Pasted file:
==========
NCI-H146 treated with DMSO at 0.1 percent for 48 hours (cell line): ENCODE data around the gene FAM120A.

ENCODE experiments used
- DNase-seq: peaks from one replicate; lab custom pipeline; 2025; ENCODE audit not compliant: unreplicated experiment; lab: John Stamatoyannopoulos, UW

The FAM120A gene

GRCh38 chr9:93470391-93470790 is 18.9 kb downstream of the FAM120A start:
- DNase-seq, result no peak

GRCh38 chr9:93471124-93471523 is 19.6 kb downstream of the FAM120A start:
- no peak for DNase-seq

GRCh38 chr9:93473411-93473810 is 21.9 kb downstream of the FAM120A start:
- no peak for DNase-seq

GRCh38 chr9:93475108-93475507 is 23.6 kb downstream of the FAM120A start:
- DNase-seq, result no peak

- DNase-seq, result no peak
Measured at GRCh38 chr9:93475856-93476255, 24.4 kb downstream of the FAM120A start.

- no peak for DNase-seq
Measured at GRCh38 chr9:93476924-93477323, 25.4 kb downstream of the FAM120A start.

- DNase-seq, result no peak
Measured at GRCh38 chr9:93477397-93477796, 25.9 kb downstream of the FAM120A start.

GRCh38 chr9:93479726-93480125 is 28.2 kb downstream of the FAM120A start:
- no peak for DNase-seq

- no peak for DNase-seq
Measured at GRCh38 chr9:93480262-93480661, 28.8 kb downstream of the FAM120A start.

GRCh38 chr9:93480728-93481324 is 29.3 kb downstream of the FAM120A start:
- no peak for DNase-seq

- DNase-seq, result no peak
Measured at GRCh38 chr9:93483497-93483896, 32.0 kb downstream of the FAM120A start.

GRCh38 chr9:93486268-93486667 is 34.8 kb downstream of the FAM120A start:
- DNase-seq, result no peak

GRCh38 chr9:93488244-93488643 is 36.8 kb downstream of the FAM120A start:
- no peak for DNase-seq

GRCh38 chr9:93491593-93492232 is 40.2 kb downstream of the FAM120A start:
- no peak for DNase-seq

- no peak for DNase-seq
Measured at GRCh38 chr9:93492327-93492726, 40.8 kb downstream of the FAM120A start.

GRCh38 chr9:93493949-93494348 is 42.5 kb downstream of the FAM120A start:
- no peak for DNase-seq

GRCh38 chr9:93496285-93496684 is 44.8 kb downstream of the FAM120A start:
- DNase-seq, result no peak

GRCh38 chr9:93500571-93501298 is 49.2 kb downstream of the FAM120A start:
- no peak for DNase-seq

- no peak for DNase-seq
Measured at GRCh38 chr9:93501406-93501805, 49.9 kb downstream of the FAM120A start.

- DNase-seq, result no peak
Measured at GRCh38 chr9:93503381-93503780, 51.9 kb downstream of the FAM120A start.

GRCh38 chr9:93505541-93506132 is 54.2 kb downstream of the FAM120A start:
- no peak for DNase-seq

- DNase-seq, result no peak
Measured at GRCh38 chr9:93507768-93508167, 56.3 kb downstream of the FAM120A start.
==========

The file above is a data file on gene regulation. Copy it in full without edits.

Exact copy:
NCI-H146 treated with DMSO at 0.1 percent for 48 hours (cell line): ENCODE data around the gene FAM120A.

ENCODE experiments used
- DNase-seq: peaks from one replicate; lab custom pipeline; 2025; ENCODE audit not compliant: unreplicated experiment; lab: John Stamatoyannopoulos, UW

The FAM120A gene

GRCh38 chr9:93470391-93470790 is 18.9 kb downstream of the FAM120A start:
- DNase-seq, result no peak

GRCh38 chr9:93471124-93471523 is 19.6 kb downstream of the FAM120A start:
- no peak for DNase-seq

GRCh38 chr9:93473411-93473810 is 21.9 kb downstream of the FAM120A start:
- no peak for DNase-seq

GRCh38 chr9:93475108-93475507 is 23.6 kb downstream of the FAM120A start:
- DNase-seq, result no peak

- DNase-seq, result no peak
Measured at GRCh38 chr9:93475856-93476255, 24.4 kb downstream of the FAM120A start.

- no peak for DNase-seq
Measured at GRCh38 chr9:93476924-93477323, 25.4 kb downstream of the FAM120A start.

- DNase-seq, result no peak
Measured at GRCh38 chr9:93477397-93477796, 25.9 kb downstream of the FAM120A start.

GRCh38 chr9:93479726-93480125 is 28.2 kb downstream of the FAM120A start:
- no peak for DNase-seq

- no peak for DNase-seq
Measured at GRCh38 chr9:93480262-93480661, 28.8 kb downstream of the FAM120A start.

GRCh38 chr9:93480728-93481324 is 29.3 kb downstream of the FAM120A start:
- no peak for DNase-seq

- DNase-seq, result no peak
Measured at GRCh38 chr9:93483497-93483896, 32.0 kb downstream of the FAM120A start.

GRCh38 chr9:93486268-93486667 is 34.8 kb downstream of the FAM120A start:
- DNase-seq, result no peak

GRCh38 chr9:93488244-93488643 is 36.8 kb downstream of the FAM120A start:
- no peak for DNase-seq

GRCh38 chr9:93491593-93492232 is 40.2 kb downstream of the FAM120A start:
- no peak for DNase-seq

- no peak for DNase-seq
Measured at GRCh38 chr9:93492327-93492726, 40.8 kb downstream of the FAM120A start.

GRCh38 chr9:93493949-93494348 is 42.5 kb downstream of the FAM120A start:
- no peak for DNase-seq

GRCh38 chr9:93496285-93496684 is 44.8 kb downstream of the FAM120A start:
- DNase-seq, result no peak

GRCh38 chr9:93500571-93501298 is 49.2 kb downstream of the FAM120A start:
- no peak for DNase-seq

- no peak for DNase-seq
Measured at GRCh38 chr9:93501406-93501805, 49.9 kb downstream of the FAM120A start.

- DNase-seq, result no peak
Measured at GRCh38 chr9:93503381-93503780, 51.9 kb downstream of the FAM120A start.

GRCh38 chr9:93505541-93506132 is 54.2 kb downstream of the FAM120A start:
- no peak for DNase-seq

- DNase-seq, result no peak
Measured at GRCh38 chr9:93507768-93508167, 56.3 kb downstream of the FAM120A start.